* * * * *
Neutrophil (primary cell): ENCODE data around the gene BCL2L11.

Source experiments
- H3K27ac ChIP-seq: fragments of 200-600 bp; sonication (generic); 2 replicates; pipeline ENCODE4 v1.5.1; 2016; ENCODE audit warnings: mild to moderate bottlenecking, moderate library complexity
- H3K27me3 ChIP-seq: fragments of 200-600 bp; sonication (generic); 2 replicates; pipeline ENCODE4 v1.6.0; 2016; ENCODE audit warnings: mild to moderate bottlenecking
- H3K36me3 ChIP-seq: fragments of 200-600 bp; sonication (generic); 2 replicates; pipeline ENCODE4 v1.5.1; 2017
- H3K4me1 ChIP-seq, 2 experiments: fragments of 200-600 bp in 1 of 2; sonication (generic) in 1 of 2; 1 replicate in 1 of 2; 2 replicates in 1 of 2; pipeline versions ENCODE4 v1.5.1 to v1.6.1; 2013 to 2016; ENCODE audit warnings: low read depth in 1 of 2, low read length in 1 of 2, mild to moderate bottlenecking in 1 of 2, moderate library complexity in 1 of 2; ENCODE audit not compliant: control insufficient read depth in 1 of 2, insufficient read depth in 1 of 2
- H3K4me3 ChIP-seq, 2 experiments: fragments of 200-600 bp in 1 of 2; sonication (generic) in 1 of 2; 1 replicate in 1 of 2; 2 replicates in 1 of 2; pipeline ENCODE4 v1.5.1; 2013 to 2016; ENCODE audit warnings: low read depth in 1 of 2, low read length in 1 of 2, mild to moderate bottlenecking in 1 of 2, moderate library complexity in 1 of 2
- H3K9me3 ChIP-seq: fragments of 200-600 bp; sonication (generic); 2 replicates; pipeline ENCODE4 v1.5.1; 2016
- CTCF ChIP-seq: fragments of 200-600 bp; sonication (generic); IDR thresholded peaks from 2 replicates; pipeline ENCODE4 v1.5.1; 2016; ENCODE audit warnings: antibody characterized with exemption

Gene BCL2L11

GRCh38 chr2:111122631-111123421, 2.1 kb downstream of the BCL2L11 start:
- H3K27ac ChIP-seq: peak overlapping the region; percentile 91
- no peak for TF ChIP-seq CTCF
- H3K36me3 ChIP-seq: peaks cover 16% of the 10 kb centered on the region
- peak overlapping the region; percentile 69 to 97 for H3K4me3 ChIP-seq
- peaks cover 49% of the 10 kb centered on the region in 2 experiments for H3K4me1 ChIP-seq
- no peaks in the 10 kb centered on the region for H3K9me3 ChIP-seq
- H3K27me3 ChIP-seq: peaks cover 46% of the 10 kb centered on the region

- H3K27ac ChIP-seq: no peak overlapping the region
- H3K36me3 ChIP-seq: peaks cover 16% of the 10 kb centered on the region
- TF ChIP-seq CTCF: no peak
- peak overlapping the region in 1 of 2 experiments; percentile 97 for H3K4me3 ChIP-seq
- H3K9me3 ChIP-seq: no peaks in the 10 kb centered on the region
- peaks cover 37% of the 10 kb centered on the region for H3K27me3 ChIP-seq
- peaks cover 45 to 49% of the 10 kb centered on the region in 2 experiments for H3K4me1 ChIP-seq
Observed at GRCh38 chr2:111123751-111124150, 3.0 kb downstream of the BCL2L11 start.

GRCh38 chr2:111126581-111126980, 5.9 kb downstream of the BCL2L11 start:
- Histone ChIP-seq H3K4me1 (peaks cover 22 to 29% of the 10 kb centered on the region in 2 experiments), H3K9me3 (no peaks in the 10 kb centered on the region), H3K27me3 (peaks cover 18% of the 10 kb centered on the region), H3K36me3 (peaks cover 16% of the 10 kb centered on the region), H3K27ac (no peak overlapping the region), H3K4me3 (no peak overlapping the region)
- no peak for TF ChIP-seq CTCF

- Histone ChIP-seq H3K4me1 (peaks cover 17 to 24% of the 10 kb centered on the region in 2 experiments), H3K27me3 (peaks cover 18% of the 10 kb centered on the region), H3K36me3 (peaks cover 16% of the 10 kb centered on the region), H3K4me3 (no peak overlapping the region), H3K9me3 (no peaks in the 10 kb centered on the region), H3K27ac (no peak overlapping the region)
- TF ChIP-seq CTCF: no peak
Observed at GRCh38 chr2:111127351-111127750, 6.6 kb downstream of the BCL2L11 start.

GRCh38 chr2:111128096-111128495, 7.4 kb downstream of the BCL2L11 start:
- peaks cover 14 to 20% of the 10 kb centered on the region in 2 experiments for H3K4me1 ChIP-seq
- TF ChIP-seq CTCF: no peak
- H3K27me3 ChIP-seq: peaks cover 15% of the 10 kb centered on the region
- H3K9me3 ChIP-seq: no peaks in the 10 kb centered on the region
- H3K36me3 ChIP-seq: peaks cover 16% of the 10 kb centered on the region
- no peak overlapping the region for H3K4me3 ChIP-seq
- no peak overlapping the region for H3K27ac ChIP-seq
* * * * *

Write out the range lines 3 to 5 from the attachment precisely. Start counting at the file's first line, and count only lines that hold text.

- H3K27ac ChIP-seq: fragments of 200-600 bp; sonication (generic); 2 replicates; pipeline ENCODE4 v1.5.1; 2016; ENCODE audit warnings: mild to moderate bottlenecking, moderate library complexity
- H3K27me3 ChIP-seq: fragments of 200-600 bp; sonication (generic); 2 replicates; pipeline ENCODE4 v1.6.0; 2016; ENCODE audit warnings: mild to moderate bottlenecking
- H3K36me3 ChIP-seq: fragments of 200-600 bp; sonication (generic); 2 replicates; pipeline ENCODE4 v1.5.1; 2017